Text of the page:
Buy higher-quality items and don’t give in to ‘psychological obsolescence’ marketing campaigns.
Recycle your cell phone and support good causes at the same time!
Ask your local government to set up a responsible recycling and hazardous waste collection event.


Add one meatless meal per week.
While strict vegetarianism isn’t for everyone, even the most devout carnivores can cut back on meat consumption without cramping their style—and save money in the process. Industrial meat production requires huge energy inputs and creates noxious waste problems. The proliferation of factory farms is damaging the environment, and the global nature of the industry creates conditions that promote the spread of diseases such as avian flu, potentially costing society billions.


Use your local library and other public amenities.
Borrowing from libraries, instead of buying personal books and movies, saves money and printing resources. Consider donating the money saved to your local library.
Be an active civic participant and ensure that the public spaces and facilities in your town are well maintained. This will promote a healthy, sustainable community.

Long Live Public Transportation

As Gasoline prices all over the world are skyrocketing, more and more drivers are parking their cars and switching to public transportation:

Source: USA Today

WASHINGTON — Soaring gas prices appear, once again, to be leading some drivers to park their cars.
Public transit systems across the USA are seeing an increase in ridership. Although it's difficult to directly link the gains to higher gasoline prices, officials say rising prices at the pump are at least partly responsible.

Nationwide, the average price of a gallon of regular gasoline was $2.90 Sunday, up 1.6 cents from Saturday and 39.1 cents higher than a month ago, according to AAA. Statewide averages were $3 a gallon or higher in Hawaii, California, Washington, D.C., and New York.

Among mass transit systems:

•Washington, D.C. Thursday was the sixth-busiest day in history on Metrorail, the area's train system, while Tuesday was the ninth busiest. There were no special events in the area to explain the higher ridership. "We think gas prices had something to do with it," Washington Metropolitan Area Transit Authority spokeswoman Candace Smith says.

•Salt Lake City. Ridership is up 50% on the 19-mile, light-rail system in Salt Lake City from a year ago. The Utah Transit Authority has added 10 used rail cars it bought from San Jose, Calif., to meet demand. But in some cases, cars are becoming so packed that the doors are dragging on the platforms at stops because of the increased weight, spokesman Justin Jones says.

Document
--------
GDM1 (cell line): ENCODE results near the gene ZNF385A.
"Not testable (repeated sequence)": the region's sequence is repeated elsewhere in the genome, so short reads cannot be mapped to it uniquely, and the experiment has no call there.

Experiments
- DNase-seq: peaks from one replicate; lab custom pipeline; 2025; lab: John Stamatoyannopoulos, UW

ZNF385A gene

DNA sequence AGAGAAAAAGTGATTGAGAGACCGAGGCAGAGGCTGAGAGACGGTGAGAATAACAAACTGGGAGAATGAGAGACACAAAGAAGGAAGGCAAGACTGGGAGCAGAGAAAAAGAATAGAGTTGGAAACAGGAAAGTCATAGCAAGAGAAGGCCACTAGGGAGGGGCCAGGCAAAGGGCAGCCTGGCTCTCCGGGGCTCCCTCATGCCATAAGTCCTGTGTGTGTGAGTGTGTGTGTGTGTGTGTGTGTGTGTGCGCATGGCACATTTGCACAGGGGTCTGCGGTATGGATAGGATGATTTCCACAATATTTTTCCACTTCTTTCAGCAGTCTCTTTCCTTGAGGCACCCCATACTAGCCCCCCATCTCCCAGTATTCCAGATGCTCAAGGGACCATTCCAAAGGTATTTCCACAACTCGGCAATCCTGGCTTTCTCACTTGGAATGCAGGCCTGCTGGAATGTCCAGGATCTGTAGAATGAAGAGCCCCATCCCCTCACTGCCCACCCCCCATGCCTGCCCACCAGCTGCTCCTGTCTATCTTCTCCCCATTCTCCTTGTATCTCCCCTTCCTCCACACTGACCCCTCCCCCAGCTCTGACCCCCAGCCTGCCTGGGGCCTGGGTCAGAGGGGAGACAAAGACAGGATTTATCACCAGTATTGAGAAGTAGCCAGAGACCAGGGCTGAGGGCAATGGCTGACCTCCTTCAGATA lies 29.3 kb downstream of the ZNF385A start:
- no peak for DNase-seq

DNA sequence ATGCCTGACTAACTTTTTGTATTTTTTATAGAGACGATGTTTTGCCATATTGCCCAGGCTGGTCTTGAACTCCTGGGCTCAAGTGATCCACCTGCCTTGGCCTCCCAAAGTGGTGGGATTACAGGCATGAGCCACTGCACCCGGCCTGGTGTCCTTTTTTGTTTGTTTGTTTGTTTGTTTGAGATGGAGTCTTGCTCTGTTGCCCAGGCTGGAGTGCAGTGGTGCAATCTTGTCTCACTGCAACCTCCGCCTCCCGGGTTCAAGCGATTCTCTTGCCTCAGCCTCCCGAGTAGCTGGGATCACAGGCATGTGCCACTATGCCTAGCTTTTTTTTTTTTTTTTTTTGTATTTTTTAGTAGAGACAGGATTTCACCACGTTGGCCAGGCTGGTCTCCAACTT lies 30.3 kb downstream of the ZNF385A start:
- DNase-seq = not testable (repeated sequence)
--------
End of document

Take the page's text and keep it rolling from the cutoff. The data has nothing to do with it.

Riders responding to onboard polling increasingly are saying they are motivated to take public transportation because of higher gas prices, Jones says.

•Tulsa. Tulsa Transit's March ridership was the highest since August 2003. For the fiscal year, which began in July, trips on the bus system are up 28% from the prior year.

•San Francisco. After taking a "nosedive" in recent years, ridership on Bay Area Rapid Transit is up 4.1% this fiscal year, which began July 1, spokesman Linton Johnson says. He attributes the gain to heavier traffic and higher gas prices.

The increase in ridership, or number of trips, is similar to last year when gasoline prices hit record levels, William Millar, of the American Public Transportation Association, says. The number of trips nationwide was up 5% in August and September compared with the same months in 2004. "It looks like history is repeating itself," he says. "The spike in gas prices is causing many people to look for ways to beat the high cost, and trying transit is one of the things they are doing."

Gasoline prices are climbing largely because oil prices have reached record levels, not adjusted for inflation. Oil, which closed at $75.17 a barrel Friday, accounts for about half the cost of gasoline.

Also boosting the cost of gasoline has been the conversion from additive MTBE to ethanol in many gasoline blends. Although ethanol production has been ramping up, there are concerns that there won't be enough ethanol at the right place and the right time.

There have been reports of East Coast gasoline stations shutting down temporarily in recent days as their suppliers close to make the switch to ethanol.